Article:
March 31, 2021
The key to fighting climate change
Climate change can feel like overwhelmingly massive problem. Our world is dotted with gas stations and cattle farms and power plants—as if the whole world was built the wrong way. And that's true, in a sense. Most of our technologies debuted in an era where we did not know—or did not care—about the consequences of greenhouse gases. That leaves us with a lot of cleaning up to do.
How can you, as just one person, rewrite this history? Once you accept and embrace the scope of this problem, it can actually light a way forward: it reveals where you should put your energy.
I'm not saying you should stop buying LED lightbulbs, if that's a change you've made. What we do as individuals—the foods we eat and the products we buy—can have ripple effects, as I will discuss below. But the goal has to be creating a world where there are no factories or vehicles that spew out carbon—so that whatever products people buy, they are not inadvertently contributing to more warming.
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The state of the system
Let's start with a quick analysis of where the technology stands. Solar and wind power are both proven solutions that will play a fundamental role in a decarbonized world. Electric vehicles, too, look ready for prime time. There are lower-tech solutions that we know are essential, too: good public transportation, for example, can reduce emissions while also helping low-income communities access the world.
Just because we have these technologies doesn't mean deploying them will be easy. Renewable sources currently supply less than a third of global electricity, and plugging in thousands of new power plants will require solving real social, economic, and political problems. So too will building mass transportation from scratch.
Goal one is to roll out what already works. Goal two is to make the still-needed breakthroughs.
So that's goal one: Roll out what works. Our second goal has to be to make some still-needed breakthroughs. Battery storage—or new nuclear reactors, or geothermal innovation—will be required to make up for the moments when solar and wind energy is not available. Green hydrogen fuel could power airplanes and factories. A better food system that does not spew out huge amounts of carbon and methane is necessary. (For a detailed rundown of the problems solved and unsolved, check out this post.)
It can't happen without political change
Both of these goals are going to require changes at the system level—new infrastructure like charging stations for electric vehicles, new electric train lines in cities. That means we need government money invested, and government incentives steering us away from outdated emissions-heavy approaches.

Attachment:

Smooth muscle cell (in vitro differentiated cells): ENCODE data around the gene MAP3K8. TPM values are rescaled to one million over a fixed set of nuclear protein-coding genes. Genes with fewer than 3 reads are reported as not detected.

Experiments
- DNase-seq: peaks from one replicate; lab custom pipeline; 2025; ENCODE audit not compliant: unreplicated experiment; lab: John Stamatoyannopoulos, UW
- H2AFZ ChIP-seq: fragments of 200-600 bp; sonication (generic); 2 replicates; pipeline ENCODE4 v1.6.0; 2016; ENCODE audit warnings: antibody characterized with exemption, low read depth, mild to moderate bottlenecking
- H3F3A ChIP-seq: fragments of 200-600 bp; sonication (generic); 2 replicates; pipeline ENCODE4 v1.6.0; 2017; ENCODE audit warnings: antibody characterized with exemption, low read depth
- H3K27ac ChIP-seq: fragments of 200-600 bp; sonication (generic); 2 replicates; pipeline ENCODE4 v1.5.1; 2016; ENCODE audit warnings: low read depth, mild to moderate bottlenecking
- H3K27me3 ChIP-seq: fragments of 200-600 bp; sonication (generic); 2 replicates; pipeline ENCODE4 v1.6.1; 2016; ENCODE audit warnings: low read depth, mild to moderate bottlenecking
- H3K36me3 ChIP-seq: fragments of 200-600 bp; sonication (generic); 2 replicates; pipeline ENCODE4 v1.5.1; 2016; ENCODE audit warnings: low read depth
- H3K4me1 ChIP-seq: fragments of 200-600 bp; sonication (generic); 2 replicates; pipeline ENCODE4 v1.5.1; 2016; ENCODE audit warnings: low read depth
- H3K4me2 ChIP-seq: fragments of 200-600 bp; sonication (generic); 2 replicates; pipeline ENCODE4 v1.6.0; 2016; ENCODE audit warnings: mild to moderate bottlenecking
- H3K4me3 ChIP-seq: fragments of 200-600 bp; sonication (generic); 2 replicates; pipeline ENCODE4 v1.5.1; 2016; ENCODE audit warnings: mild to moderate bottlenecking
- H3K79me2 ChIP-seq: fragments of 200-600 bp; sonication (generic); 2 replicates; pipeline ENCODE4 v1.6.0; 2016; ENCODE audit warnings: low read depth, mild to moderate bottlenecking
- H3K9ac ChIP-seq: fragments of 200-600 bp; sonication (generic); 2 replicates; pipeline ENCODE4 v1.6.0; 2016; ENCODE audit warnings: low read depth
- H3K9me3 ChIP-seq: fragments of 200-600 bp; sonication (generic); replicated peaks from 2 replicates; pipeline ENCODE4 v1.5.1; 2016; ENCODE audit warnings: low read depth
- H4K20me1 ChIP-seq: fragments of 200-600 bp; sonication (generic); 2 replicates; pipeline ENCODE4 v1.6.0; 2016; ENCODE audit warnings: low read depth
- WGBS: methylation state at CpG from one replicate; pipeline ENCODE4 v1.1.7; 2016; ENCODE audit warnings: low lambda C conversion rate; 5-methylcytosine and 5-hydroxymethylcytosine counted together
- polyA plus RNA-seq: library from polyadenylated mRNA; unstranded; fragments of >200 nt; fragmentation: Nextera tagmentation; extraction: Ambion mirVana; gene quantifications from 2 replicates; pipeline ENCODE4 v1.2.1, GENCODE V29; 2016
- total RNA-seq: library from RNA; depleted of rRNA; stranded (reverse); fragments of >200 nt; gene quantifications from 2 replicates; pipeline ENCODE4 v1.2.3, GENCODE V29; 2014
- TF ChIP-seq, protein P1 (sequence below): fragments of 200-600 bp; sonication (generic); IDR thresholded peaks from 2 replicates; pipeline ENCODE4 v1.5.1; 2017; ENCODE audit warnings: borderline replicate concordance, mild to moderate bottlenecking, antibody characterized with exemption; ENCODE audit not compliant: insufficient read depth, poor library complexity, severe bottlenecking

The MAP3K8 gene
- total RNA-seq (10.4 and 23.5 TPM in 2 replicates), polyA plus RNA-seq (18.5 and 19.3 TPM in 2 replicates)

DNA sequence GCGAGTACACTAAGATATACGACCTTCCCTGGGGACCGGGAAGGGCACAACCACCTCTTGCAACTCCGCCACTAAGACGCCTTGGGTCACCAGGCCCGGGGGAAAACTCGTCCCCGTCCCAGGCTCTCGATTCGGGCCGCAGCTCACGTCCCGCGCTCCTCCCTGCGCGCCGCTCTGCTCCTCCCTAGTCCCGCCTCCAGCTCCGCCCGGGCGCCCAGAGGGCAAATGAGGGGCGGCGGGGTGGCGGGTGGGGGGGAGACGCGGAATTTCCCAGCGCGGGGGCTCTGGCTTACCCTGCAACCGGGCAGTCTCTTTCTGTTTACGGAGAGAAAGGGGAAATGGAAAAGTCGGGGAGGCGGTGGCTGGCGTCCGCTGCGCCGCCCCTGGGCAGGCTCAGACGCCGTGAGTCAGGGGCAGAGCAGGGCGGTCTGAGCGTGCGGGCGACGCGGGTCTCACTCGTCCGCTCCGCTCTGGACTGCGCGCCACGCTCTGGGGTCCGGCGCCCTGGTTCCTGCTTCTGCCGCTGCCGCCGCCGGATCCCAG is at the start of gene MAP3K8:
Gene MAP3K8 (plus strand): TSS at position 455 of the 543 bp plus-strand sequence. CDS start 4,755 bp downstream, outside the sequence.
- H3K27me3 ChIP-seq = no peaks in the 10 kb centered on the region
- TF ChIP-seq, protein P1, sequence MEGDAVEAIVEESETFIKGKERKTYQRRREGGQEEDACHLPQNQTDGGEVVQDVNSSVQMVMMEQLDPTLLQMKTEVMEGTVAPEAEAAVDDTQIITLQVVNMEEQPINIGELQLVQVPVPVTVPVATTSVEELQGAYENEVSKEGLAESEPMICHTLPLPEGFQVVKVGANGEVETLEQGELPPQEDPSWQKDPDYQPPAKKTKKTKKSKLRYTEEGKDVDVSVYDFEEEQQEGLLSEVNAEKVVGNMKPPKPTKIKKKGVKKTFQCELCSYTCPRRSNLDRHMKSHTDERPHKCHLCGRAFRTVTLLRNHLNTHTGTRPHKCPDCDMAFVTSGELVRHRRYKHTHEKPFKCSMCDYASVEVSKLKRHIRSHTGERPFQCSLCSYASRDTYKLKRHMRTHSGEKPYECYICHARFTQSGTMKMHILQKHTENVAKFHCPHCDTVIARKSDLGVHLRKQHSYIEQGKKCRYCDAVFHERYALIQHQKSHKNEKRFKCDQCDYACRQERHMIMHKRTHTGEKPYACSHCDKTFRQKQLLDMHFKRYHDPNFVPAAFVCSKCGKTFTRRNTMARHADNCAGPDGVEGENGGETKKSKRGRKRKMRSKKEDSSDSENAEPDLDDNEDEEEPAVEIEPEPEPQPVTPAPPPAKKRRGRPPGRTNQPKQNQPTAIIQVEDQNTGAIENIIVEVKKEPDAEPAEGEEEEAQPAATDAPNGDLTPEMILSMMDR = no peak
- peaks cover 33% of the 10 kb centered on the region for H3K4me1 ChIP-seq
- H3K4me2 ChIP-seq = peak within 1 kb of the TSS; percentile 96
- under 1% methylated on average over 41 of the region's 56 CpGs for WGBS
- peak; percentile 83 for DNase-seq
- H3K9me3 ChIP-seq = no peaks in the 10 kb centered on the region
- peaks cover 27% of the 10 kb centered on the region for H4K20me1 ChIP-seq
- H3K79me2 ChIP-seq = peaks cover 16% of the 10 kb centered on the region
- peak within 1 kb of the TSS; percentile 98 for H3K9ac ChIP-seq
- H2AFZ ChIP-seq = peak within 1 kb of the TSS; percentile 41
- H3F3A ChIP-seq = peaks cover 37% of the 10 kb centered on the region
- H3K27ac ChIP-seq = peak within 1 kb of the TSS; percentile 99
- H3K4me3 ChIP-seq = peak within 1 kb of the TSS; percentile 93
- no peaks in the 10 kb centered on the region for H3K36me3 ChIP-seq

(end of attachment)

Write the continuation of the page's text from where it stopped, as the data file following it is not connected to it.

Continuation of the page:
We can't get these structural solutions without political change. So you can have a huge impact by getting involved in politics. If you aren't already a voter, start now—in every election!—and be sure you are educated: know what your candidates have to say about climate change.
Next, make sure your friends are voting, and that they too are in the know. Simply talking about the issue is important. As I've written before, even in the U.S., where climate denial remains politically powerful, the majority of citizens are worried about climate change. More conversations about the climate—especially conversations that begin in a place of mutual respect—can help skeptics understand both the science and what's at stake.
To make a difference in the climate crisis, you need to get involved in politics.
You should also be pestering your senators and congresspeople and city councilors and mayors—and whoever else is obligated to listen. (Look for local organizations that are doing this work already, and join these—it will amplify your own individual power.) You should focus on local politicians as much as national leaders—probably more than national leaders, really—because they are more likely to respond to you, and because many important policies are set locally.
Send the world a signal
Now, though, let's go back to those LED lightbulbs—and plant-based burgers and energy efficient appliances and all the other consumer-level choices you might make to save the planet.
If enough consumers indicate that they are willing to pay extra to care for the climate, corporations will respond. So buy electric vehicles—the more on the road, the more likely there are to be charging stations—and carbon-friendly foods. Pay for green utility pricing, if it's available where you live. You can also use our calculator to determine your current carbon footprint, and fund programs that remove or avoid carbon emissions.
Personal change is not separable from political change. Both need to happen.
Some people will object to the idea that buying anything is the answer—over-consumption has pushed us to the brink of crisis, after all. And global corporations don't have a great track record when it comes to solving global problems. These critics are right to insist that our climate solutions not only mitigate emissions but promote justice, too.
But your personal behavior is about more than the market. Such choices can be "infectious," as Annie Lowrey recently pointed out in The Atlantic: one study found that if you install solar panels, that nearly doubles the chance that a neighbor will, too. The changes we need are both social and technological, which means you don't have to choose between making personal changes or fighting the system. Indeed, one without the other is incomplete.